We reached the aid station at 11:38 and were relived to be informed my map reading was correct, it was slightly downhill all of the way to the end. But, it was a bit concerning when he told us it was 3.8 miles to the finish rather than the 3.3 printed on the map. I had a very hard time judging how fast I was going at this point but figured that I was running well under 15 minute miles and walking very little. After about 30 minutes I was finally able to let down my guard a little and relax with confidence I was going to be able to make it. I felt a little bit of moisture welling up around my eyelids.

With a little under a mile to go, I went past Laz’s checkpoint just as he was taking it down. At first I ran right past. But after a few steps I came back to shake his hand and thank him for giving us the opportunity to experience the course and for making it a worthy but reachable challenge. He said we all need to try things in life where failure is a real possibility. I agree.

When I popped out on the road I recognized where I was for the first time in a long time and could completely relax and enjoy the run. I do get a bit emotional at the end of long races and this one was no different. Enough years have passed since my heart problems for Wink to feel a bit more confident I won’t do anything too crazy. But I do know this race was stretching the limit for her to send me off with little or no fuss. For her support, I am forever grateful.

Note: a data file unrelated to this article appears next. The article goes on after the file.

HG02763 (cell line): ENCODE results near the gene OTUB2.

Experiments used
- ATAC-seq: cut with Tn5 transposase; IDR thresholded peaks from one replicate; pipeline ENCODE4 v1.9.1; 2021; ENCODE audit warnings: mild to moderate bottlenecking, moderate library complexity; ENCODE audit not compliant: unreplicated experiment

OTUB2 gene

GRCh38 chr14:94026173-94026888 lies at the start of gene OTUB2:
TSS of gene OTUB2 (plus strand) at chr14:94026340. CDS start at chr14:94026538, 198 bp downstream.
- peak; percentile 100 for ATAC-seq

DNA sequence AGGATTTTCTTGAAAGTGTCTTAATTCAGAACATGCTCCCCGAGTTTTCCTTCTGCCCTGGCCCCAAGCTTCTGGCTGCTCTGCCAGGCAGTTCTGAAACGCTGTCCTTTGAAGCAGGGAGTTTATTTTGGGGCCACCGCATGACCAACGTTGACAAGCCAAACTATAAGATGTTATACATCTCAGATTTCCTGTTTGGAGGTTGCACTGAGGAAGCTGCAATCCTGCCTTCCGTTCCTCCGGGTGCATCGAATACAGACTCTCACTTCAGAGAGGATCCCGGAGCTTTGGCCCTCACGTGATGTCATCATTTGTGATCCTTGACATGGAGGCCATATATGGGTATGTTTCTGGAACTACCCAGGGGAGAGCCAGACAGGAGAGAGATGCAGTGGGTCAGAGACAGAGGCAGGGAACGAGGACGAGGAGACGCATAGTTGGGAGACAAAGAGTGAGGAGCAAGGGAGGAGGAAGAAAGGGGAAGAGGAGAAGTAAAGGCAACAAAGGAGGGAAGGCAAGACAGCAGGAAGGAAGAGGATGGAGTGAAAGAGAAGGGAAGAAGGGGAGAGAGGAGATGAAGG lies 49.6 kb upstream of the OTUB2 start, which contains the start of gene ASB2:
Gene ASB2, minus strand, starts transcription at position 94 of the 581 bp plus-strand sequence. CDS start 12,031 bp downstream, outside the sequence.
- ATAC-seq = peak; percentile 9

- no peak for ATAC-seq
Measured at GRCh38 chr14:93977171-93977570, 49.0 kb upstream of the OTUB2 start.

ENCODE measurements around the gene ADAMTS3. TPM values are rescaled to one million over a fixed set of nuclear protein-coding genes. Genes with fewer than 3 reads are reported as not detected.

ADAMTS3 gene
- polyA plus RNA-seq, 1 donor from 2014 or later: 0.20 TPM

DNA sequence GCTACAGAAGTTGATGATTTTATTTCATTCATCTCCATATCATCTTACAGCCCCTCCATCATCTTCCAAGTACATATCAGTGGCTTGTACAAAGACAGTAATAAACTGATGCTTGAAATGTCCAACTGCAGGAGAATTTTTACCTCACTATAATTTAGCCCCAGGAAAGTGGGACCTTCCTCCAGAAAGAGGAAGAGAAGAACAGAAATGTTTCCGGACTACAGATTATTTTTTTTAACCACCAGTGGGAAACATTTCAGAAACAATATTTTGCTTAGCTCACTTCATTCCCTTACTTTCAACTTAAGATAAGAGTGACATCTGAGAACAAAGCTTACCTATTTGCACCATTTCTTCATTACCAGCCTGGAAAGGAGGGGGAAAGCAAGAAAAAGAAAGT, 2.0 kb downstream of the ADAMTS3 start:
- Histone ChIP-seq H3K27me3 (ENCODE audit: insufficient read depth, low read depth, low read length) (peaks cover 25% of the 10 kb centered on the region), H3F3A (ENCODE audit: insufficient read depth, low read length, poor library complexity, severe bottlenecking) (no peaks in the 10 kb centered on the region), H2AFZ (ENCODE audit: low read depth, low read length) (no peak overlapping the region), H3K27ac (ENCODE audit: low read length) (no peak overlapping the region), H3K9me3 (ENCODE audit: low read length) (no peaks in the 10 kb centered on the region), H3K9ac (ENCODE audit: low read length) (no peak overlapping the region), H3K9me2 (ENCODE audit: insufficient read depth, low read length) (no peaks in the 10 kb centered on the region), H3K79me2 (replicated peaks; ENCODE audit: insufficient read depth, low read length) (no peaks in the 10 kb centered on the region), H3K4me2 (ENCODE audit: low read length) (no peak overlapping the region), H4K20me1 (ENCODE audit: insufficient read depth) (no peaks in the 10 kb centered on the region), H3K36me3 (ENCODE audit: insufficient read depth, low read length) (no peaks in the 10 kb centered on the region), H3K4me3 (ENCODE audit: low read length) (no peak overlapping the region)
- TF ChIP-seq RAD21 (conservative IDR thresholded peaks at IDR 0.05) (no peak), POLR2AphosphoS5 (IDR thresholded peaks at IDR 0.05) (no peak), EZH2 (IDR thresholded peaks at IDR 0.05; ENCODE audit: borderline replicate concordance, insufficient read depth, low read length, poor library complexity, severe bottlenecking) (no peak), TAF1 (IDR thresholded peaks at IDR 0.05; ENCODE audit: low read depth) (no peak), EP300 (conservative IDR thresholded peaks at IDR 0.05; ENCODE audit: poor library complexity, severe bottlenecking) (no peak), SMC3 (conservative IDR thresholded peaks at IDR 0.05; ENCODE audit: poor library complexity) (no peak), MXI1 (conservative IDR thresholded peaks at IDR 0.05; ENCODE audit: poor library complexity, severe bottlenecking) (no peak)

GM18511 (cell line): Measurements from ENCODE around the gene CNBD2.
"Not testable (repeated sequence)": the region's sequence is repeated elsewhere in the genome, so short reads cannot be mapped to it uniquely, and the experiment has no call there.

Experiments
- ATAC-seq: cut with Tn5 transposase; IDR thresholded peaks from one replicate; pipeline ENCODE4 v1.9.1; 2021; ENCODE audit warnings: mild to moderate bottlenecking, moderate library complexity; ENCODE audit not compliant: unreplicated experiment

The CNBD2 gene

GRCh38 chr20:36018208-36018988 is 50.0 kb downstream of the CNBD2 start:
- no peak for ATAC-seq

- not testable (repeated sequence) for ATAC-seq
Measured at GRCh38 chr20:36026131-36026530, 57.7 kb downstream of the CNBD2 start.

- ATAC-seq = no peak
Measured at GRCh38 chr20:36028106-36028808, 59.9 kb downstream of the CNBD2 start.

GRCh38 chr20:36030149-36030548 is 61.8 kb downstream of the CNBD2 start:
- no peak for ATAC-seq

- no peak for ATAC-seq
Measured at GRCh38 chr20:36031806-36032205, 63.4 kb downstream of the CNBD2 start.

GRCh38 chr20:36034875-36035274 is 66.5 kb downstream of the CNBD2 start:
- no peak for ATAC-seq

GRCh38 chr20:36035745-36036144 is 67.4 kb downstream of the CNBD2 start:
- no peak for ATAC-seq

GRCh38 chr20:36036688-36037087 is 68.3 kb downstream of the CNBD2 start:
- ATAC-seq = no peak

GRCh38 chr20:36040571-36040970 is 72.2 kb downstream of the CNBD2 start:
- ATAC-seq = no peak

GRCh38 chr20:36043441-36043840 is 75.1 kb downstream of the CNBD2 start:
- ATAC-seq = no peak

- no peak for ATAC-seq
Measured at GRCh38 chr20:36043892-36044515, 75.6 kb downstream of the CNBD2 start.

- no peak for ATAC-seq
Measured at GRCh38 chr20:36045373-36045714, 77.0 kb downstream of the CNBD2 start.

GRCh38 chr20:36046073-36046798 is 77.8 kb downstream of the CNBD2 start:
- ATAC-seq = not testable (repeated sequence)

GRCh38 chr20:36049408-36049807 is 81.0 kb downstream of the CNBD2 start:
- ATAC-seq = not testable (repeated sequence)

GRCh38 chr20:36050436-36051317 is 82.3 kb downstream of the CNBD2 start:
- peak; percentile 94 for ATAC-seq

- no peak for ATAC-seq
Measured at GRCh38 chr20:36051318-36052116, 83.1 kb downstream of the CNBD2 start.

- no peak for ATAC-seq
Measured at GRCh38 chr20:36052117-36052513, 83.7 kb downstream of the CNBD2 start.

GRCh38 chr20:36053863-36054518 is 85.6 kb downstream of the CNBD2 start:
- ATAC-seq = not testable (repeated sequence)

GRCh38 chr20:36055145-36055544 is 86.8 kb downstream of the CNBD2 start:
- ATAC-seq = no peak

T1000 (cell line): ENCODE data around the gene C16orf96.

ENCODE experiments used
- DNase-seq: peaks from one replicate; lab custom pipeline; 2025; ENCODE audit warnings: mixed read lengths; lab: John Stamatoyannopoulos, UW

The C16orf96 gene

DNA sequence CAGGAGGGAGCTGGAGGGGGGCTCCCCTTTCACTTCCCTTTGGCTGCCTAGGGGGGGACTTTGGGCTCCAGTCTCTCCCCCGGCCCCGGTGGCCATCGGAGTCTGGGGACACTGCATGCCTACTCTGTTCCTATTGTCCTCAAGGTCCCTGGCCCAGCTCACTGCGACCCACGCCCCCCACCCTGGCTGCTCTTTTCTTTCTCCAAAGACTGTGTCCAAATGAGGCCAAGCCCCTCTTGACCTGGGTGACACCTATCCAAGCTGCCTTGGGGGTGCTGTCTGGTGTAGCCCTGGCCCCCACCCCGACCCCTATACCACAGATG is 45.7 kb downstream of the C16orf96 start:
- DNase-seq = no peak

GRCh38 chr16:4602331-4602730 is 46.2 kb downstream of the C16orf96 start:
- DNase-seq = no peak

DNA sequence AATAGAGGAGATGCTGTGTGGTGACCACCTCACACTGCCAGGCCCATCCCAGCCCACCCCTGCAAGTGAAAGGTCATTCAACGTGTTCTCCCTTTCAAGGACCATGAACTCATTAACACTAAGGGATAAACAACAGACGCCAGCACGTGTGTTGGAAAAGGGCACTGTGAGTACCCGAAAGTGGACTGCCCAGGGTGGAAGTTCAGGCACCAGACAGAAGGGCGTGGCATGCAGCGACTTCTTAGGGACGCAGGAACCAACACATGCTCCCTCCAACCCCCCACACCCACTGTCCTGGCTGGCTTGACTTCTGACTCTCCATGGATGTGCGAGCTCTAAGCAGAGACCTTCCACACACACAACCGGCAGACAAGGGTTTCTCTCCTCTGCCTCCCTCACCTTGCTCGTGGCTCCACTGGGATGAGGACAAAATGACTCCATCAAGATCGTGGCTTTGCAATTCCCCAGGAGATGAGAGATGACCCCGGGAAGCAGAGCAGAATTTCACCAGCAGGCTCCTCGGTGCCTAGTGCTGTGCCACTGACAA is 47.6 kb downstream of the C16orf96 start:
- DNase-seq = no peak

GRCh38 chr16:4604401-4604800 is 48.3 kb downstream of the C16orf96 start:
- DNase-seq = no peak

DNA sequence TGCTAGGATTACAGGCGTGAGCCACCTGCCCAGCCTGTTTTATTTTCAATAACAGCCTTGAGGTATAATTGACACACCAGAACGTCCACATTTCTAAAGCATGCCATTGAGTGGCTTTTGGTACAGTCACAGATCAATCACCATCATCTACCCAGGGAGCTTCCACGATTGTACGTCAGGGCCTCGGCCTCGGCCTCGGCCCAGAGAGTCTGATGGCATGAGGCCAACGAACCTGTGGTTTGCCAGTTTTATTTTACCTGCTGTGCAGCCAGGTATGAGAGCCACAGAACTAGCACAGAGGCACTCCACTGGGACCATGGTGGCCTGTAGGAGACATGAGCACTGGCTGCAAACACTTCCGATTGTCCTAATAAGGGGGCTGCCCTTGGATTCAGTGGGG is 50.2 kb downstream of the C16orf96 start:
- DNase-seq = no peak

I crossed the finish line in 12:33:28, so I had 45 minutes to spare. The records show I finished 76th out of 96 finishers and 324 starters. I pushed myself plenty hard, but never felt near the danger line. I gained great respect for those athletes who finished several hours before me as they ran many of the hills where I hiked and ran hard where I jogged. I gained even greater respect for those spring Barkley Marathons runners who turn around after a loop like mine and go back out for another loop. I encourage all of you who have maintained interest to this point to go experience this race for yourself. But…..I’m not going back out for a second loop!!

Aortic valve replacement
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Re: Barkley Fall Classic Race Report

Post by RoadKillBill on Wed Sep 21, 2016 6:59 am

echoguy wrote:I encourage all of you who have maintained interest to this point to go experience this race for yourself.

LOL...ain't gonna happen!

What an epic and memorable sufferfest. Congrats on the finish! Great race report, as always.

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Cleveland Clinic

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Re: Barkley Fall Classic Race Report

Post by jerseyguy on Wed Sep 21, 2016 7:43 pm

Man, you biathletes, triathletes, ultra-runners and now "adventure" runners put me to shame.
Another fantastic essay! You do realize at some point you need to publish your running memoirs! Smile
Barkley Marathons is on my watch list for the weekend.

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Re: Barkley Fall Classic Race Report

Post by twal on Sat Sep 24, 2016 5:08 pm

Nice work.

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Re: Barkley Fall Classic Race Report

Post by Dave Tuttle on Sun Sep 25, 2016 8:30 pm

Wow Brian! Epic!!!

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Re: Barkley Fall Classic Race Report